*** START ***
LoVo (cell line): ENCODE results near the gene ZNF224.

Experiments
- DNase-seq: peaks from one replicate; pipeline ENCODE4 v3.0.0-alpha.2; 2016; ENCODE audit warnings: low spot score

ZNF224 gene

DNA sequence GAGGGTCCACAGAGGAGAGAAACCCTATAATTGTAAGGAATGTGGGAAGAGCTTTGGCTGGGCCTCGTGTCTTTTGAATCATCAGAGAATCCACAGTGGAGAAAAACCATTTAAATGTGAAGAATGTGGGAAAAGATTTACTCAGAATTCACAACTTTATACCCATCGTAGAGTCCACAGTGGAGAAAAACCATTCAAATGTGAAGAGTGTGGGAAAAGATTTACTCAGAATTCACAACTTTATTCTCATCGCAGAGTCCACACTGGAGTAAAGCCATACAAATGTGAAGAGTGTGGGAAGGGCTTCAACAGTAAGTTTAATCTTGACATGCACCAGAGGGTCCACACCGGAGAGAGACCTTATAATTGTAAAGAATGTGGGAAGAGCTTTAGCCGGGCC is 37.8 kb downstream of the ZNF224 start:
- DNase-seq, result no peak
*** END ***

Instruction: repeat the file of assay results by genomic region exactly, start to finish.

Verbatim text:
LoVo (cell line): ENCODE results near the gene ZNF224.

Experiments
- DNase-seq: peaks from one replicate; pipeline ENCODE4 v3.0.0-alpha.2; 2016; ENCODE audit warnings: low spot score

ZNF224 gene

DNA sequence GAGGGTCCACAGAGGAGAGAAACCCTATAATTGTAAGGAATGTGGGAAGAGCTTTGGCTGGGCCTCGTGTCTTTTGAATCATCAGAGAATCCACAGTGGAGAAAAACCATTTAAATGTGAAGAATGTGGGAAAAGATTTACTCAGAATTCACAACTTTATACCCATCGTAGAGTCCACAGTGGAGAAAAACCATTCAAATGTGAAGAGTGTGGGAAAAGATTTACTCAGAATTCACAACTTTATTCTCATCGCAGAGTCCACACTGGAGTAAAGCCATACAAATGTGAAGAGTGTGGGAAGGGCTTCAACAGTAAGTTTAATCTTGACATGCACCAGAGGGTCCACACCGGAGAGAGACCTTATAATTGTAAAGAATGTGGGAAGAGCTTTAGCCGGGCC is 37.8 kb downstream of the ZNF224 start:
- DNase-seq, result no peak